Have you ever have had your funds withheld? We understand what a frustration that can be. It certainly is disappointing when you have completed a large transaction and you are expecting your bank balance to be boosted the next day. While we do understand your frustration, many times the delays can be avoided by you, the merchant. Three things can be devastating to a merchant: Withheld funds, process freezes or, the worst, termination of your merchant account. We will explain the main reasons why funds are held or why accounts are frozen as well as tips for avoiding these situations and keeping your cash flowing and your business on solid footing.
A hold on funds means that some or all of your deposits are held temporarily or permanently depending on the situation. The most common cause of funds being held is a transaction that either exceeds your maximum transaction amount or appears to be very suspicious in nature. The best way to avoid your funds being held up is to call your processor before you complete a large, out-of-the-ordinary transaction. In some cases, the bank might see the same credit card being used over and over for abnormal purchases. This isn’t within your control or your processor’s control but provides the bank with time to contact the owner of the card to protect the cardholder. While this may irritate you, it is in the best interest of the bank.
Exceeding Your Transaction Limit
Because the bank basically advances money to you on a short-term basis, they have a vested interest in each transaction. Most Chosen Payments merchants receive overnight funding from First Data, our Acquiring Bank. First Data is then reimbursed by the bank that issued your customer’s credit card. When you applied for a merchant account, you completed an application that specified what your Average Transaction amount is as well as what your Highest Transaction amount might be. These numbers are used to determine the credit worthiness of the merchant. In other words, your ability to pay back money that might be advanced to you on behalf of the card issuing bank. If you said the largest transaction you would ever complete would be $5,000 and you attempt to run a card for $8,000, the transaction will cause a red flag because you said you would never transact more than $5,000. This places the bank at a higher risk than what you are approved for.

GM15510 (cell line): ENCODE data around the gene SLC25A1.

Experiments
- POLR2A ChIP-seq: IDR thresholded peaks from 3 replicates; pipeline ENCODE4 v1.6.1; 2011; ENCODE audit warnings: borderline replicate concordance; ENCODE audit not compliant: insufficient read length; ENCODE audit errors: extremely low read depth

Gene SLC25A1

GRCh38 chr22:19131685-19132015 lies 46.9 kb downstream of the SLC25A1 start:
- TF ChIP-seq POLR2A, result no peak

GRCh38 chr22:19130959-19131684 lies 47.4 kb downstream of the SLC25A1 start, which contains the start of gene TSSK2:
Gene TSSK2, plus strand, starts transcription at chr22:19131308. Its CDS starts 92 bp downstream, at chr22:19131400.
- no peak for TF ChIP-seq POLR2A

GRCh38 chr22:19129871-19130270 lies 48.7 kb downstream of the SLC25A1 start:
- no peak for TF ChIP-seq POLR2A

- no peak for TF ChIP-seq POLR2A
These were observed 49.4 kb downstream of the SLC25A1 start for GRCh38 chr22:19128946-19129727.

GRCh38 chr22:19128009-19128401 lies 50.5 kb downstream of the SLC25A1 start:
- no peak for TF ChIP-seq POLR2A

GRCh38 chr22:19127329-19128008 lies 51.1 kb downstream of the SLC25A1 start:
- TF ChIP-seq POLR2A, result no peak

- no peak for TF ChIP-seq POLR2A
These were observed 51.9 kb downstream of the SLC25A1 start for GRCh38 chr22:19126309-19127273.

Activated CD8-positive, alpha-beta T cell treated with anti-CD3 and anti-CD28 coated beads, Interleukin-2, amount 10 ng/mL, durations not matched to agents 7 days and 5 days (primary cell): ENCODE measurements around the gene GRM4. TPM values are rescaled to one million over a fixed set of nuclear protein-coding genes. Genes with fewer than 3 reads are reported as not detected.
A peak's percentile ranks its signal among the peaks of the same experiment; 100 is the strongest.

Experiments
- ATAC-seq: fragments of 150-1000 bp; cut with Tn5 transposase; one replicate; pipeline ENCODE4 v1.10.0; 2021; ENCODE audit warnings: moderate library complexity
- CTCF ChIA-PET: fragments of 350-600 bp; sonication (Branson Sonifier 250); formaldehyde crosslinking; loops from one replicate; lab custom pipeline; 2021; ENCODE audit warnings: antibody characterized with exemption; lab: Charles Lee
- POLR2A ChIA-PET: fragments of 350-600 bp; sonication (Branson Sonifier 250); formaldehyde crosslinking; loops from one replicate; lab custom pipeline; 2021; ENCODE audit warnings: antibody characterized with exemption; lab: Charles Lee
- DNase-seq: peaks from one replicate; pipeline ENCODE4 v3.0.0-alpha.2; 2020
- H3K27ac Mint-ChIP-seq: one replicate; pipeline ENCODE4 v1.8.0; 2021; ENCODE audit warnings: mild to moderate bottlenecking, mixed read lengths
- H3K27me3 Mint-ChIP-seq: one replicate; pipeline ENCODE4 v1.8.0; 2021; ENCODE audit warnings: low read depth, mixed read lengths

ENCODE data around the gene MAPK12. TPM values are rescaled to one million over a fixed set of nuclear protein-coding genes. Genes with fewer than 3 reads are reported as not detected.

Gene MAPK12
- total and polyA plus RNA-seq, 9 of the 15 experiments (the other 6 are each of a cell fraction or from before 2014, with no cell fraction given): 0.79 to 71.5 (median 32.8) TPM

Other Reasons for Holding Funds
In the event you are facing a large chargeback, the Acquiring Bank will likely check your bank account to make sure you have a sufficient balance to cover the chargeback until it is resolved in your favor or the cardholders. If you don’t have a sufficient balance, the bank will take it from your next transactions. There is no notice given for these types of situations as there likely isn’t time to do so. Thank bank is going to protect itself from sustaining a loss. Also, if you have had a succession of chargebacks that the bank has had difficulty collecting on, you may be placed on a “rolling reserve” plan. This means the bank will take a percentage of your sales every day and place it in a “reserve” account to cover future chargebacks. Every day, some of those funds will be returned to the merchant but there will always be funds held in reserve for merchants with a high number of chargebacks in a limited time period.
Call Your Processor First
In many cases, we can make sure that your one-time sale of $8,000 goes off without a hitch. We can tell you what information we might need in advance. Sometimes this includes contracts, invoices, more information about your customer and other details related to the transaction. Just maintain communications with your credit card processor to avoid unexpected hassles.